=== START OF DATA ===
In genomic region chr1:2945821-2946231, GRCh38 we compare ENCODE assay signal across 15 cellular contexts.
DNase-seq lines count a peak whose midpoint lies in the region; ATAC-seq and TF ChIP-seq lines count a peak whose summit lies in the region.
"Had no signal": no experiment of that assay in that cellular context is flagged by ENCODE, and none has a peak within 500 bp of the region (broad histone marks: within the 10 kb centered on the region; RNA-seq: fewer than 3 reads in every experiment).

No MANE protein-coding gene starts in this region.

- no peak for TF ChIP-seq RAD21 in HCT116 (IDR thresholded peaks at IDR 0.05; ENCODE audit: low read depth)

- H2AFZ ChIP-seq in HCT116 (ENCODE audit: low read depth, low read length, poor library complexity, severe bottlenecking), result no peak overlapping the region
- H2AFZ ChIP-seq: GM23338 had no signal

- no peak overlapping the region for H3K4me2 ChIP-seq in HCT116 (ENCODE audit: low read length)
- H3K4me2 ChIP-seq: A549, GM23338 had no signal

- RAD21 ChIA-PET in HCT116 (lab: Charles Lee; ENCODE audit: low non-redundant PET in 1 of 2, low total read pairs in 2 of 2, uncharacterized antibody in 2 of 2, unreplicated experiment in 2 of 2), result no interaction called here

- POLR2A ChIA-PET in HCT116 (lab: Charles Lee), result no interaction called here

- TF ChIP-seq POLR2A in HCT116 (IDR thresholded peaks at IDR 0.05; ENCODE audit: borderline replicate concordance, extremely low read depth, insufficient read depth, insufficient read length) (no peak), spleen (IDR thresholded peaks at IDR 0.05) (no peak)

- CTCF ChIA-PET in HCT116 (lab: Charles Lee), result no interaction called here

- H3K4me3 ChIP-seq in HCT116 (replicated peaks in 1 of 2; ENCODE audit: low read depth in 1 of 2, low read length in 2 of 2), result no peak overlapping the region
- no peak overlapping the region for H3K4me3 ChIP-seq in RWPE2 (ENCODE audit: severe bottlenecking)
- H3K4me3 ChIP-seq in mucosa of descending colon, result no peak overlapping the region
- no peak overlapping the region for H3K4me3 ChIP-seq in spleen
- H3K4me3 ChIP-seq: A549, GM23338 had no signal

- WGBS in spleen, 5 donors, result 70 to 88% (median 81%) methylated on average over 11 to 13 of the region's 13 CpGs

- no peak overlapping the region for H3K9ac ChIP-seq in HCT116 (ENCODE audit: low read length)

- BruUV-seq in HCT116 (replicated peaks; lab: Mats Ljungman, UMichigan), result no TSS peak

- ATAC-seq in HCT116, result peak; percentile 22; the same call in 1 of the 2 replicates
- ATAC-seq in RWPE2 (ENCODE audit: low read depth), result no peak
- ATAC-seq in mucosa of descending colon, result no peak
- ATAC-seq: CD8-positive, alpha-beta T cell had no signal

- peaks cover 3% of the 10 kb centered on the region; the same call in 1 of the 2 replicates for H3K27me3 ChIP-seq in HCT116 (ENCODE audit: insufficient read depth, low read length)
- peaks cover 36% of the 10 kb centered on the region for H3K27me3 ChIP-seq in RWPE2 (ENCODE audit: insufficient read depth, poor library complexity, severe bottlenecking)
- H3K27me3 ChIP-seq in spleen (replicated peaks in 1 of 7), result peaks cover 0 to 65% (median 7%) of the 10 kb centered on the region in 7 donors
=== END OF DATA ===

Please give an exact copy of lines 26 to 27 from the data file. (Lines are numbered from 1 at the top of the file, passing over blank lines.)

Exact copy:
- peaks cover 3% of the 10 kb centered on the region; the same call in 1 of the 2 replicates for H3K27me3 ChIP-seq in HCT116 (ENCODE audit: insufficient read depth, low read length)
- peaks cover 36% of the 10 kb centered on the region for H3K27me3 ChIP-seq in RWPE2 (ENCODE audit: insufficient read depth, poor library complexity, severe bottlenecking)